Bill Russell: 04:36 While other employment rate remains relatively unchanged at 3.7%. The unemployment rate in hospitals stands at 1.6%. That's low a. While our unemployment rate remains relatively unchanged, the unemployment rate for hospitals, uh, continues to decline. 61% of the insurance companies pulled, including those outside of healthcare, intend to increase staff in 2019 according to semi annual us insurance outlook study conducted by the, uh, Jay Jacobsen group and Ayaan. So what? Take care of your staff. I think that's the, the biggest so on take care of your staff. They're in high demand. Um, competition for staff. It's going to be tough. You've got to get good at this. Uh, you know, this is what happens in a thriving economy. Don't make the mistake of thinking that a, uh, that strong hiring is necessarily good for all areas of healthcare. Cost reductions will continue to be the norm and automation is going to continue to be a theme.
Bill Russell: 05:33 So, uh, I just wanted to share that, um, unemployment means getting those people is going to be hard. Keeping those peoples' can be critical and uh, and retraining them, retooling them is going to continue to be a priority. So, uh, just want to get that out there. Uh, politico, politico shared some say data sharing, uh, encouraged patient risk. I've heard this a couple of times. I wanted to get it out there. Uh, some state data sharing and acures patient risks. Okay. Free the data. Then what? That's the question some provider groups have, have, uh, as uh, have asked as they prepare for upcoming rules, making it easier for patients to access their own data. Sure. Patients should be able to download their own health records and even send it to a health app of their choosing. They say, but are patients really savvy enough to protect themselves from the data mongers who want to sell an exploit their information?
Bill Russell: 06:27 The answer to that is who cares? It's, that's not your me, sorry. This is a rant, but that is not your responsibility. And seriously, I mean, you're protecting me from me. I, this argument really gets me going. And actually there's a quote here from somebody and a, I'm going to leave the name out, but um, but just to give you a gist of it, there's going to be new apps coming online every single day. Um, uh, clinical informatics person for this large organization said most patients who are using these tools don't fully understand the privacy implications. You know what, most healthcare organizations don't understand the, uh, privacy implements implications, the amount of breaches we've had, the amount of information we've had go out of health care organizations. It's really disingenuous for health organizations to look at me and say, you can't have your data about your health.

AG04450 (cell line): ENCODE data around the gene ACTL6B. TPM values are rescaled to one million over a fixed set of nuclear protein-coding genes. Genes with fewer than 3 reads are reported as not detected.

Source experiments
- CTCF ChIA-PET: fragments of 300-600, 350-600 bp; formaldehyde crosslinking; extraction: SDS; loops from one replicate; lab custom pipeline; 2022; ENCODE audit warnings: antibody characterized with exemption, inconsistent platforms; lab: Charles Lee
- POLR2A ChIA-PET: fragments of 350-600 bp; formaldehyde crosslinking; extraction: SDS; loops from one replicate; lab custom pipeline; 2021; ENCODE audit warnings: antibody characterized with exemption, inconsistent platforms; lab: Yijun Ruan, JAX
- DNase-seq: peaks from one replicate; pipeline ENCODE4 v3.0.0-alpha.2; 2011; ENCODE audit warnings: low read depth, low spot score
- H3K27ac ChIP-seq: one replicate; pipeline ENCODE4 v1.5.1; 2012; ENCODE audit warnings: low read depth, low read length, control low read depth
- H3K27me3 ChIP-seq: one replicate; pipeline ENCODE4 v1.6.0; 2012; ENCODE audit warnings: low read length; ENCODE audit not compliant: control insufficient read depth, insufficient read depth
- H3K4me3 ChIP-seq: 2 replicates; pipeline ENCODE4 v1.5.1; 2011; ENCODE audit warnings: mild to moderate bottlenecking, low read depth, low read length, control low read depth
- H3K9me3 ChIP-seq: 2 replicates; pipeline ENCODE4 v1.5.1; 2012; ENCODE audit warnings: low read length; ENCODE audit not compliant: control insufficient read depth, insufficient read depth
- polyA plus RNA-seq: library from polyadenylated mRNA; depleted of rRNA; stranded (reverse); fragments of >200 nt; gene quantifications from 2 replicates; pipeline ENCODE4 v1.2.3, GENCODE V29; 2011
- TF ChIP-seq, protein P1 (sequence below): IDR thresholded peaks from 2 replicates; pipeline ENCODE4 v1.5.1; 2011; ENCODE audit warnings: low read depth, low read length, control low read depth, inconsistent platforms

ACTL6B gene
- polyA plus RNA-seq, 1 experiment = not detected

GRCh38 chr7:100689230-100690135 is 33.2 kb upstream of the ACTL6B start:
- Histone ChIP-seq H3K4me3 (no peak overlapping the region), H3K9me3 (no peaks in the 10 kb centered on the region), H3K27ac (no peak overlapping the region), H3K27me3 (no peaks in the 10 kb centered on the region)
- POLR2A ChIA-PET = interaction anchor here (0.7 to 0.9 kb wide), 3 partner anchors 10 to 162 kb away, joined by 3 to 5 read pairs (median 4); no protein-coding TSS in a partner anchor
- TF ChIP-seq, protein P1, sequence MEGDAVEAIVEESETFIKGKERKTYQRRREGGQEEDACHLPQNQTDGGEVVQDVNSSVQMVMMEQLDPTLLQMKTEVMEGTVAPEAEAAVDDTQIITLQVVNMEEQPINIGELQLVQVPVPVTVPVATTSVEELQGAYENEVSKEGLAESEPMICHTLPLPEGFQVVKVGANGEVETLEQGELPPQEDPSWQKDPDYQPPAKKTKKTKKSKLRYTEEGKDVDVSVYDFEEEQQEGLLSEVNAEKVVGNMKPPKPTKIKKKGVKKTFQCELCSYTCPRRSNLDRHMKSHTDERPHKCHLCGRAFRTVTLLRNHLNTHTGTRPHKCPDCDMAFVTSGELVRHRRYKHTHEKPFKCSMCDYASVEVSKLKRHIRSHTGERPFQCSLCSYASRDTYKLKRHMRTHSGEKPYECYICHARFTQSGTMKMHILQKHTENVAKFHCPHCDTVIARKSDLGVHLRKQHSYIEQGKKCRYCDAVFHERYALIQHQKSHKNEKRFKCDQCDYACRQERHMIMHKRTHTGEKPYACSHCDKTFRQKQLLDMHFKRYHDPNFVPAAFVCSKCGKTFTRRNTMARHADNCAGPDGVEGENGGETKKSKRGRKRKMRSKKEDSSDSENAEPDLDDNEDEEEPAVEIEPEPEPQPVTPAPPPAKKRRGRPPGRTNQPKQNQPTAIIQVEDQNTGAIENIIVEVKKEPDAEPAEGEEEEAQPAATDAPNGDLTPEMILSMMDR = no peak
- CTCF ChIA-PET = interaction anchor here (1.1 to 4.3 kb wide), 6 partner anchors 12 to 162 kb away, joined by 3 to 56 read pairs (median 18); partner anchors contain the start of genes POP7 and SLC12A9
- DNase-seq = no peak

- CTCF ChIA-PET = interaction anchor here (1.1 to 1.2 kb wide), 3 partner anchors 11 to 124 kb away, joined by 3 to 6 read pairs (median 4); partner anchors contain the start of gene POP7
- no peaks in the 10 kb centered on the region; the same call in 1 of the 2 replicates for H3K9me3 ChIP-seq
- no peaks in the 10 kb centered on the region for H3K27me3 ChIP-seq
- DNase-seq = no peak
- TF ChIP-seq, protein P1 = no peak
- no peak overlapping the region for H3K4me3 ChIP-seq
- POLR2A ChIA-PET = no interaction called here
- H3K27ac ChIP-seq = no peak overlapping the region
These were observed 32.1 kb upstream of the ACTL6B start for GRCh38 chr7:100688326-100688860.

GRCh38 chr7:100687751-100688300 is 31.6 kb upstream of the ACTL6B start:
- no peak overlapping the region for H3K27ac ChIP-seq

Bill Russell: 07:20 There will be an ecosystem. There will be accountability. Um, I've covered this in detail on previous episodes. I quite frankly, if you gave me my data, I'd like the ability to click a button and not have it on your system. I'm not sure you can be trusted with it. I'm not sure you can secure it, but, uh, I think I can find a group of people that can secure it. I can do it for myself. I can do it for my 87 year old father, uh, father and father-in-law. I can do it for my family. Uh, I can see I can secure this data better through a series of people that I select then, uh, that the most health organizations, and quite frankly, my family isn't as much of a target as your health system, as a target. I don't have to defend against China.
Bill Russell: 08:01 You have to defend against China. So this is silly. Uh, let's see. So other say, this is part of my argument right here. Others say that the perspective is paternalistic, pointed out that consumers regularly download apps outside of healthcare and can be trusted to protect their own privacy drafts of upcoming information, blocking interoperability rules from the onc. And CMS suggests that HHS believes patients are responsible for their own information. Cedar Sinai, CIO and previous guests Darren Dorkin said at the end of the day, we're entering a brave new world where patients will choose what they want to do with their information and how they want to share it. Darren is right. Give the patient their data. Okay. Let's move on. Microsoft joins, hospital chain, providence to build hospital. The future. A Christina far CNBC A, this was published on the ninth. So, um, Microsoft and providence health system are working together on a new high tech hospital.